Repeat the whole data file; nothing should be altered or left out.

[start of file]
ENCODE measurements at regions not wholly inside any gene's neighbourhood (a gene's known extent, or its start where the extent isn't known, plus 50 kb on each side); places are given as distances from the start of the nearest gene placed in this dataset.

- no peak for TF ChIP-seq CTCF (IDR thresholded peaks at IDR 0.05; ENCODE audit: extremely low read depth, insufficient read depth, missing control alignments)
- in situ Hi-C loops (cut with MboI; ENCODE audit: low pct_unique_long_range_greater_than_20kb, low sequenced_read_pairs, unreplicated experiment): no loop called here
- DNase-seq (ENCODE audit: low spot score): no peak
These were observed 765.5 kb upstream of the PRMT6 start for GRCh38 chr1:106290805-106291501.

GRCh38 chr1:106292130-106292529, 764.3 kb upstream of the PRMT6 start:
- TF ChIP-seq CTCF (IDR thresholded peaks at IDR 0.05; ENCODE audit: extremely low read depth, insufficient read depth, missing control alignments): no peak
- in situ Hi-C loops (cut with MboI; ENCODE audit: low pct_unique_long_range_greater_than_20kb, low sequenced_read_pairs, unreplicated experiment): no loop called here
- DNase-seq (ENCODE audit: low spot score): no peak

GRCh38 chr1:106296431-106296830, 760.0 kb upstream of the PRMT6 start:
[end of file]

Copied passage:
ENCODE measurements at regions not wholly inside any gene's neighbourhood (a gene's known extent, or its start where the extent isn't known, plus 50 kb on each side); places are given as distances from the start of the nearest gene placed in this dataset.

- no peak for TF ChIP-seq CTCF (IDR thresholded peaks at IDR 0.05; ENCODE audit: extremely low read depth, insufficient read depth, missing control alignments)
- in situ Hi-C loops (cut with MboI; ENCODE audit: low pct_unique_long_range_greater_than_20kb, low sequenced_read_pairs, unreplicated experiment): no loop called here
- DNase-seq (ENCODE audit: low spot score): no peak
These were observed 765.5 kb upstream of the PRMT6 start for GRCh38 chr1:106290805-106291501.

GRCh38 chr1:106292130-106292529, 764.3 kb upstream of the PRMT6 start:
- TF ChIP-seq CTCF (IDR thresholded peaks at IDR 0.05; ENCODE audit: extremely low read depth, insufficient read depth, missing control alignments): no peak
- in situ Hi-C loops (cut with MboI; ENCODE audit: low pct_unique_long_range_greater_than_20kb, low sequenced_read_pairs, unreplicated experiment): no loop called here
- DNase-seq (ENCODE audit: low spot score): no peak

GRCh38 chr1:106296431-106296830, 760.0 kb upstream of the PRMT6 start: